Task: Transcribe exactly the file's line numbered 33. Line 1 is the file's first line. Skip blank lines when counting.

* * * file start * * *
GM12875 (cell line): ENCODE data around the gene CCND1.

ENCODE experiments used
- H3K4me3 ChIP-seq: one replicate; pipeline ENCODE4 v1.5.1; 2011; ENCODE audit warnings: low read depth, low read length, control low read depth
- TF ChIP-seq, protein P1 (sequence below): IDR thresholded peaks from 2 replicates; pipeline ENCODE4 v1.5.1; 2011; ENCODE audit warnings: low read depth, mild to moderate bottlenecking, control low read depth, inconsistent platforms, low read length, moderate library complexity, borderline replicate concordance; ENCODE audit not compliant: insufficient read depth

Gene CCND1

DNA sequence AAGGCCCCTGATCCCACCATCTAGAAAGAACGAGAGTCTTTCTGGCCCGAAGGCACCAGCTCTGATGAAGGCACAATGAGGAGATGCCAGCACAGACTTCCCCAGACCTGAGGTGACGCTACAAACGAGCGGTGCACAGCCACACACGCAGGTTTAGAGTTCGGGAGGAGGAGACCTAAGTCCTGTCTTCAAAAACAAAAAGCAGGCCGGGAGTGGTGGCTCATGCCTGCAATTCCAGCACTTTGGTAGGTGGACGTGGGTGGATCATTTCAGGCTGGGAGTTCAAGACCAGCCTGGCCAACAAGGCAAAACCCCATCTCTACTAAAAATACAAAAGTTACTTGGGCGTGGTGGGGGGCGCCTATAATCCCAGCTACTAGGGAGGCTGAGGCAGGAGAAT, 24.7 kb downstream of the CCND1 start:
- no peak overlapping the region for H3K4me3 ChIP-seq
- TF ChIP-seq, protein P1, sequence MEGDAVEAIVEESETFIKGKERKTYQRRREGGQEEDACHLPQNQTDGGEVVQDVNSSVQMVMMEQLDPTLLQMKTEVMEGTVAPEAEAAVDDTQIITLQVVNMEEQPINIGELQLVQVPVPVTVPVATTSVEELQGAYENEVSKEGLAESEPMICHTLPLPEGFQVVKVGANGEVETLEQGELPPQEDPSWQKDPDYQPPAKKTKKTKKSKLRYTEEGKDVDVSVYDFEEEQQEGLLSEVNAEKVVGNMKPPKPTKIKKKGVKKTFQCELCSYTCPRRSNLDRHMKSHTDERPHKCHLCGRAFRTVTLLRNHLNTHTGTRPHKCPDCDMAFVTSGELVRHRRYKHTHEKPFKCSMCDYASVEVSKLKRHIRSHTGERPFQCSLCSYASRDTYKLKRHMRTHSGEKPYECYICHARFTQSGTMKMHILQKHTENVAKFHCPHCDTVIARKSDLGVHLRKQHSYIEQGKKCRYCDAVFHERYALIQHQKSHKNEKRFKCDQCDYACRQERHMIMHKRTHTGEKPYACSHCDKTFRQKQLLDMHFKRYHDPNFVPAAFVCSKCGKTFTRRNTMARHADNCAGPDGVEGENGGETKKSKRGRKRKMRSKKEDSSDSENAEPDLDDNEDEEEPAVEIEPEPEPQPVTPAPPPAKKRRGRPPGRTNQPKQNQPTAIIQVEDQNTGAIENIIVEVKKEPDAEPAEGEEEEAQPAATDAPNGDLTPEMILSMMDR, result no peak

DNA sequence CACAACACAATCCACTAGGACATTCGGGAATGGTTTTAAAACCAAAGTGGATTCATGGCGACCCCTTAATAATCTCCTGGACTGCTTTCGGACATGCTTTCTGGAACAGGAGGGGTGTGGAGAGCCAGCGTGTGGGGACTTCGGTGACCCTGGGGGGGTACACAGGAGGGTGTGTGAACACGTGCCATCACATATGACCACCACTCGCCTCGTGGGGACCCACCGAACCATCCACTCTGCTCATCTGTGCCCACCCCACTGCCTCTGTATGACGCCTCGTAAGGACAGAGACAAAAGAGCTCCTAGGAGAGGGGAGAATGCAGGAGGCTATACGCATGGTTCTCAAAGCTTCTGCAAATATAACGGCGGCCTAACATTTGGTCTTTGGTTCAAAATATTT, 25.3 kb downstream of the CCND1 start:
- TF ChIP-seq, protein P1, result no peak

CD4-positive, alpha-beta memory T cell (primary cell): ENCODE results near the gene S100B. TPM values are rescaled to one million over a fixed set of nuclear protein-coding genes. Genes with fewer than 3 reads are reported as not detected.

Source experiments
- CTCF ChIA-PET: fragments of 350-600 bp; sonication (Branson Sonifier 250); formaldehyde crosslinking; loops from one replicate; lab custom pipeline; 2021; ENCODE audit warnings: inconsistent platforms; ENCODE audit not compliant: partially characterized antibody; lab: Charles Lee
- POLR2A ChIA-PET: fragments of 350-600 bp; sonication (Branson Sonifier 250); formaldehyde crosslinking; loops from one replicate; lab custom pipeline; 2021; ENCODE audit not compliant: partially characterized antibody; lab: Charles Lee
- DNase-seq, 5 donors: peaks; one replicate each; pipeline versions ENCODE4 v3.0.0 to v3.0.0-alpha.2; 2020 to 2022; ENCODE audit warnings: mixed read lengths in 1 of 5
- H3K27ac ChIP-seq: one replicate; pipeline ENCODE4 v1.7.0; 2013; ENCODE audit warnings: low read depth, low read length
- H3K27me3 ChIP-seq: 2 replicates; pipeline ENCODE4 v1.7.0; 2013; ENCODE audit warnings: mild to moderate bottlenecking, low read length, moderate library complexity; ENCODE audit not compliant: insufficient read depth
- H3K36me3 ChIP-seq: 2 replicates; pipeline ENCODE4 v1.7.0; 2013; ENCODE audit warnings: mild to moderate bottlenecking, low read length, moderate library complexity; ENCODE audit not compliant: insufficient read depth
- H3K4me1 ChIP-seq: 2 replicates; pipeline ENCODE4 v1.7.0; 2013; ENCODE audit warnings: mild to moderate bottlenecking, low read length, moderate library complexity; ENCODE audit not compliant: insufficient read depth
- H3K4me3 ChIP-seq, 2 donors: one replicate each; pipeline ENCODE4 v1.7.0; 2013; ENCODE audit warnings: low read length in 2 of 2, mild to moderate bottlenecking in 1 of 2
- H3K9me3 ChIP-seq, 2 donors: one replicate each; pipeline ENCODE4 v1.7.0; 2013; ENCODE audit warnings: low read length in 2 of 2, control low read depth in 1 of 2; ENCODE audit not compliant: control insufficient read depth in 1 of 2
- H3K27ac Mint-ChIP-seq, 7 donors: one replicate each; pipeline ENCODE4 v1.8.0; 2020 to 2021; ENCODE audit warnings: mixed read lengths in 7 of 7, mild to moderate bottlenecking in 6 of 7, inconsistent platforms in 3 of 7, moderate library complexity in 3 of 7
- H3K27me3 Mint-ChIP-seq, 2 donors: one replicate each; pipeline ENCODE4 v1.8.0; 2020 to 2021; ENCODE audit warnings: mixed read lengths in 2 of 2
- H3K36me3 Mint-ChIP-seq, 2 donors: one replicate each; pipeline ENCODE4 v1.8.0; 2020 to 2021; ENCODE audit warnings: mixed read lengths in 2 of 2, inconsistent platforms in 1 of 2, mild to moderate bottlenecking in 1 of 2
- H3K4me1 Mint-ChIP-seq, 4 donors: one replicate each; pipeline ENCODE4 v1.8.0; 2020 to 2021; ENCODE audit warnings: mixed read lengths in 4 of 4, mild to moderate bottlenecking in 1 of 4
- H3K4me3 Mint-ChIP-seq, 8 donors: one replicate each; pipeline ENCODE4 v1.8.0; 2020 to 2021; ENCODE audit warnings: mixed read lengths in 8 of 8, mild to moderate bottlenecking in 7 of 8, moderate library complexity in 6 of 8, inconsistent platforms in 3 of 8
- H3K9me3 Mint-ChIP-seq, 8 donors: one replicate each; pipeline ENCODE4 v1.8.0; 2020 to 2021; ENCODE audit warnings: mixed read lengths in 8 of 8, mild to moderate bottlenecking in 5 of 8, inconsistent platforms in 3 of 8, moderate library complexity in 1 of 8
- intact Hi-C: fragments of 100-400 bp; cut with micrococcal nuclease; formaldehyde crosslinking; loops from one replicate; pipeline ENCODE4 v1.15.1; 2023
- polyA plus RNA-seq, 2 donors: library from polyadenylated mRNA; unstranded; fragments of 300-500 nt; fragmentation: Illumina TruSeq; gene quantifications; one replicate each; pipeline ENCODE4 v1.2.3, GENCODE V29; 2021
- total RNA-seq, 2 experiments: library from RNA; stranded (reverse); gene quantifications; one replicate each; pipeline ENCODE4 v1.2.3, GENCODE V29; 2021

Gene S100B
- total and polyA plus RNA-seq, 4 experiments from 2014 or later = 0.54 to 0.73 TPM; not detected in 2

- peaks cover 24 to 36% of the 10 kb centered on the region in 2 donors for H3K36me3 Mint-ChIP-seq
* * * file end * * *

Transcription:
- peaks cover 24 to 36% of the 10 kb centered on the region in 2 donors for H3K36me3 Mint-ChIP-seq